How the new fiduciary rules will affect rollovers

The fiduciary fight isn’t over yet—but we’re getting close. Barring an unexpected upset, the U.S. Department of Labor soon will finalize regulations redefining the term “fiduciary” for purposes of the advice clients get from financial advisors.

These long-overdue reforms have been debated to death, and despite the short-term disruption, they’ll be good for the standards and professionalism of the advisory business in the long haul. A standard that requires advisors to act in the best interest of clients is especially critical in light of the retirement challenges facing so many Americans.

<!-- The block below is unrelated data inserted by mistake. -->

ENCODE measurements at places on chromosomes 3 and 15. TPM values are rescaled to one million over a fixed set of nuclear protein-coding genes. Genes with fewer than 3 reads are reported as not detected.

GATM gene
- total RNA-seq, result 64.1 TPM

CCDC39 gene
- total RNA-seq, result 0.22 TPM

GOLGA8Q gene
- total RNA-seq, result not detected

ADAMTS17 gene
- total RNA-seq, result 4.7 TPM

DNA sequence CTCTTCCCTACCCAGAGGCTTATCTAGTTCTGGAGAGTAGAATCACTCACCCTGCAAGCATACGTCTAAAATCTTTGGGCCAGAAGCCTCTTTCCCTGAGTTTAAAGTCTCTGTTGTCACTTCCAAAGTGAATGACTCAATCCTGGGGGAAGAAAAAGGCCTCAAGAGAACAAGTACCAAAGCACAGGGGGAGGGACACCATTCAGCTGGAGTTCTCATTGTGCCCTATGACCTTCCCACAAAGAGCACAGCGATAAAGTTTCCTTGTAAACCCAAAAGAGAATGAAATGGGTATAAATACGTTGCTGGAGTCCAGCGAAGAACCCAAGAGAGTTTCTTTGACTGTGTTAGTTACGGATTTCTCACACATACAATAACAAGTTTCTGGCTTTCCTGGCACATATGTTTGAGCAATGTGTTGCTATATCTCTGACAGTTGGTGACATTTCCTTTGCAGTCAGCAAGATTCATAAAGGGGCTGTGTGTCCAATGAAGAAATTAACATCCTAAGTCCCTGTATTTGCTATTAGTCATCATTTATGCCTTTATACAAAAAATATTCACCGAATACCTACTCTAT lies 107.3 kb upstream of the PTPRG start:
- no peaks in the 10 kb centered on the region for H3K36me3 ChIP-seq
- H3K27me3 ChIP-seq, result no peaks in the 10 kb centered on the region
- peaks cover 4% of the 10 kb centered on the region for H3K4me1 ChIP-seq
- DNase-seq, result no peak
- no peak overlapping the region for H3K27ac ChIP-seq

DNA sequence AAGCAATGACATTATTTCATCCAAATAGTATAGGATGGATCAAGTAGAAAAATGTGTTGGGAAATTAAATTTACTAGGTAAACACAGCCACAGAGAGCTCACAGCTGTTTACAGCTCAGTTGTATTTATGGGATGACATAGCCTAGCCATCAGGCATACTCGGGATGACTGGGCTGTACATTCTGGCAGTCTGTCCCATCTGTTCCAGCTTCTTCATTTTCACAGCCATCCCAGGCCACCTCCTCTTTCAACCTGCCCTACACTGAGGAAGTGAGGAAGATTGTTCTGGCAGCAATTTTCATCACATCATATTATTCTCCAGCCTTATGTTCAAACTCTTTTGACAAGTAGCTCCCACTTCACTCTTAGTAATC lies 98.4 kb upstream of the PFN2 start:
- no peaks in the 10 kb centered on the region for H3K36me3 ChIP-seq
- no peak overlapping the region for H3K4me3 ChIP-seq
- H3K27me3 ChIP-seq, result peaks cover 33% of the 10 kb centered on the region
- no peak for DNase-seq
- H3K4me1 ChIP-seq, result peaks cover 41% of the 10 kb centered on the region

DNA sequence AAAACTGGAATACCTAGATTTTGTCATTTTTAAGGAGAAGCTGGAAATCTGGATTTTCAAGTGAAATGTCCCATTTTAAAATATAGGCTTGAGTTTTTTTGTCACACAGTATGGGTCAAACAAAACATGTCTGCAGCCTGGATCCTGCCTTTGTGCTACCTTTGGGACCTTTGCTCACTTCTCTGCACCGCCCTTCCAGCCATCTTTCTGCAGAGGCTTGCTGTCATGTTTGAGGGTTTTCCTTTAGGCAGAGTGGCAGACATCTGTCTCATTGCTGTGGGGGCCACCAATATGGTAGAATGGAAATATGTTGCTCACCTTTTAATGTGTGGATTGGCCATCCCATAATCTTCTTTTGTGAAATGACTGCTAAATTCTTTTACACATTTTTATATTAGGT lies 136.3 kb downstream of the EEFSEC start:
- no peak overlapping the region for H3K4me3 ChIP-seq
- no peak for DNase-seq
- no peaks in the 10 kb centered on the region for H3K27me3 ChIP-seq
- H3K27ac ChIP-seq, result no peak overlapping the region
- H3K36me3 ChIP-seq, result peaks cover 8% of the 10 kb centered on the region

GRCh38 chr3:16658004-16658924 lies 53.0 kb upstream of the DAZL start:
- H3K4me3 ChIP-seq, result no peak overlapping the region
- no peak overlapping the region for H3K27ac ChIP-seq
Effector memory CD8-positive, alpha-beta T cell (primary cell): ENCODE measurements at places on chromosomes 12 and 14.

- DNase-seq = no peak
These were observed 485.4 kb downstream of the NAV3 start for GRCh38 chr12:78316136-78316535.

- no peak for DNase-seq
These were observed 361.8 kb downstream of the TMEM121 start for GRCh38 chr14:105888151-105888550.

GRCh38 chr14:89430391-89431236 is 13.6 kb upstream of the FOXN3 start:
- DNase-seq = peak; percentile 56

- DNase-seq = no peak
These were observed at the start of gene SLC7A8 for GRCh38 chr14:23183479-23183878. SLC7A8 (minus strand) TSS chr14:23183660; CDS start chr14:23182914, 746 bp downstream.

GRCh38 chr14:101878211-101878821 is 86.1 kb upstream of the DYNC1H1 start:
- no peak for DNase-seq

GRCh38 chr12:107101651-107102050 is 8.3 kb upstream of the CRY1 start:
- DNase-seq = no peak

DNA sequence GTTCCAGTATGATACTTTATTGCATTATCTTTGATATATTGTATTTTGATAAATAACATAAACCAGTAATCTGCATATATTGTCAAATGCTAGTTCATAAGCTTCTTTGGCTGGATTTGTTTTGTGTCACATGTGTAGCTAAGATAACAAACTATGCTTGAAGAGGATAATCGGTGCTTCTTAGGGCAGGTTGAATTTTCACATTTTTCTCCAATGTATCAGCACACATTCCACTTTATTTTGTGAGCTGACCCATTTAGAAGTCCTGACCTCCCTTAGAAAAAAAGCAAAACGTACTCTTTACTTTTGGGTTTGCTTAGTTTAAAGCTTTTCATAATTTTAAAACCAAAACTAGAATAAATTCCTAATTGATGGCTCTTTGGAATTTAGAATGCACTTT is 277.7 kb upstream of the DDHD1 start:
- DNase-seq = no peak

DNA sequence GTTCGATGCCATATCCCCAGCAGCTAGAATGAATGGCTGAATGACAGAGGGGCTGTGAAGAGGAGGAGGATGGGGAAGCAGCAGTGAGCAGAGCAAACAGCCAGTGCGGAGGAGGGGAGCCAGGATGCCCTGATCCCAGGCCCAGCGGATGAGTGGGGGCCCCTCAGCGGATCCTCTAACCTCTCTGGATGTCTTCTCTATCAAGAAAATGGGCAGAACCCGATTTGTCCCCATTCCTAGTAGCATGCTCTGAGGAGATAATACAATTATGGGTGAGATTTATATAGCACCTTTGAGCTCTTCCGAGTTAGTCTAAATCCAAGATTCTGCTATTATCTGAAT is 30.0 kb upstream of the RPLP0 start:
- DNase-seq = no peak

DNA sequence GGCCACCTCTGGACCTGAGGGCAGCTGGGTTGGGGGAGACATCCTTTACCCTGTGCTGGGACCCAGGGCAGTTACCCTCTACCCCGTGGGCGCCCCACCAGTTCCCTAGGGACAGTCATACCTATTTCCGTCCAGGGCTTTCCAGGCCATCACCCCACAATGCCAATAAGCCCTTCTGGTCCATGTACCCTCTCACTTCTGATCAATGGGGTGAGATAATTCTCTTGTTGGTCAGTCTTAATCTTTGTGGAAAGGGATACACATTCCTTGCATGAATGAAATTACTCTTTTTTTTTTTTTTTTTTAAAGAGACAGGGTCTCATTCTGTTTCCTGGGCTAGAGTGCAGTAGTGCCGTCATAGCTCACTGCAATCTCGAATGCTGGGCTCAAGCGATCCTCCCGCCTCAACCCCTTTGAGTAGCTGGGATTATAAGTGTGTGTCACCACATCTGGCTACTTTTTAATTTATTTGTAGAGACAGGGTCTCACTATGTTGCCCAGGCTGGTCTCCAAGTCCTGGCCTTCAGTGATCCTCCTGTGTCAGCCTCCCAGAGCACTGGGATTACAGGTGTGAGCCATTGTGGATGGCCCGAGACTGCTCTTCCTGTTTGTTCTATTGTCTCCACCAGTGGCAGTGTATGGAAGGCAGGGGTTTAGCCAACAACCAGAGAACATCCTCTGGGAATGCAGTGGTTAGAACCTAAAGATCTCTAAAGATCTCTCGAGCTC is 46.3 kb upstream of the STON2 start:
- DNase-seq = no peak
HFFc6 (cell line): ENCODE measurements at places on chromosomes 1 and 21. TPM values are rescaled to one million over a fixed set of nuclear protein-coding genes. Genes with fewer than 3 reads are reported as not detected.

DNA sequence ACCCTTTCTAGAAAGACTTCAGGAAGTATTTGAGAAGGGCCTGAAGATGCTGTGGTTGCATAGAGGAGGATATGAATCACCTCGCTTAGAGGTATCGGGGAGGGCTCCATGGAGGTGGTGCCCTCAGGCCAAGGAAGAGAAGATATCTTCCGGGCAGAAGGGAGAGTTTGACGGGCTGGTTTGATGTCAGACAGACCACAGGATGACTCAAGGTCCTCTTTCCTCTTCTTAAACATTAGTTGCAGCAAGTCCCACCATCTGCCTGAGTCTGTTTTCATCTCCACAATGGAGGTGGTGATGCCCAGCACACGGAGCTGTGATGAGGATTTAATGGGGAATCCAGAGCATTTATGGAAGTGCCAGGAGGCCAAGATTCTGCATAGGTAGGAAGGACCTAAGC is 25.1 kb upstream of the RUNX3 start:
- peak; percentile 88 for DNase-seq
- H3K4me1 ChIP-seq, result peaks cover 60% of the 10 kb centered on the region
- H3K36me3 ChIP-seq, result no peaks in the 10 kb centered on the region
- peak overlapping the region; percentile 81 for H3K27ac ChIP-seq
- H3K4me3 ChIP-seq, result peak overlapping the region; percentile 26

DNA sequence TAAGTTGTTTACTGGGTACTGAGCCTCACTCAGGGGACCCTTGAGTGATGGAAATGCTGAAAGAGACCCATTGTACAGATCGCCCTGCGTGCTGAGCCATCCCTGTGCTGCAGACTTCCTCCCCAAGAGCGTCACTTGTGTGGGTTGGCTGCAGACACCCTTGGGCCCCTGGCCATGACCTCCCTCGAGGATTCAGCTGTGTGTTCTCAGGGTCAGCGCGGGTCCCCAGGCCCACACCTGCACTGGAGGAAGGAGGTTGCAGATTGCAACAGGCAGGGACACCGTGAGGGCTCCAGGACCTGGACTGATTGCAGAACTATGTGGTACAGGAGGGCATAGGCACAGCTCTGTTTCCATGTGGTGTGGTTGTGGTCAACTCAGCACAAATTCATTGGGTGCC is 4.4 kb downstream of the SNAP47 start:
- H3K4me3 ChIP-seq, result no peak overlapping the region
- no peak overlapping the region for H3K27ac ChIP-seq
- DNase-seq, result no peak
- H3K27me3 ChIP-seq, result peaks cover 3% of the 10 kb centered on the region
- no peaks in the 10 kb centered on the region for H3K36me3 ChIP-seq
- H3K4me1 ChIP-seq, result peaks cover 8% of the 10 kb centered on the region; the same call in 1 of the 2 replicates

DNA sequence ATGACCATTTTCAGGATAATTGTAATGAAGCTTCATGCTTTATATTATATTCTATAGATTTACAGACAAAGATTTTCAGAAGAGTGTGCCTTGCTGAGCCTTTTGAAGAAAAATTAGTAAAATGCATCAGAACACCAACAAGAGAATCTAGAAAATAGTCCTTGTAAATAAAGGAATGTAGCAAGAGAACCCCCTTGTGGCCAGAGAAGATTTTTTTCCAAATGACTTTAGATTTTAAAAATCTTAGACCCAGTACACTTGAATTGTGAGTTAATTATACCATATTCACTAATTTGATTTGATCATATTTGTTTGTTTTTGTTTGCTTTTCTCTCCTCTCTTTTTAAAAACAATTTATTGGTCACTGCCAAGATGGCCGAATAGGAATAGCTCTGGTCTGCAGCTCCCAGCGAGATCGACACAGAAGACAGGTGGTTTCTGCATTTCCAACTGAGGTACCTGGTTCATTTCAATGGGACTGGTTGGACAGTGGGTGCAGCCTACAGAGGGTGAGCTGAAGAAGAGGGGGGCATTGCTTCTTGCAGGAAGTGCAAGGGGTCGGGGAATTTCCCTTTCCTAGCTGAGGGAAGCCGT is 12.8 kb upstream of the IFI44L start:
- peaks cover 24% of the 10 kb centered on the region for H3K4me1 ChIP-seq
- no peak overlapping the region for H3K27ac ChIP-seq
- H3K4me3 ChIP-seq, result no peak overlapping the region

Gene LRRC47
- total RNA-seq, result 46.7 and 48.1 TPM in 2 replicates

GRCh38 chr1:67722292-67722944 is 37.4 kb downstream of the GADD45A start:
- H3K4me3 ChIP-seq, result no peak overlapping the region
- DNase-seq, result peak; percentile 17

The new rules come with complex implications for the financial services industry, and will keep lawyers busy for some time—but one area that clearly will be impacted is the huge rollover market from workplace retirement plans to Individual Retirement Accounts (IRAs). The new rules will govern any recommendation to roll money out of a qualified plan in the first place, and the investment advice provided once a rollover is completed. The rules will apply to plan advisors who work with individual participants, and to independent advisors—unaffiliated with the plan or sponsor—who are advising clients on their retirement rollovers.

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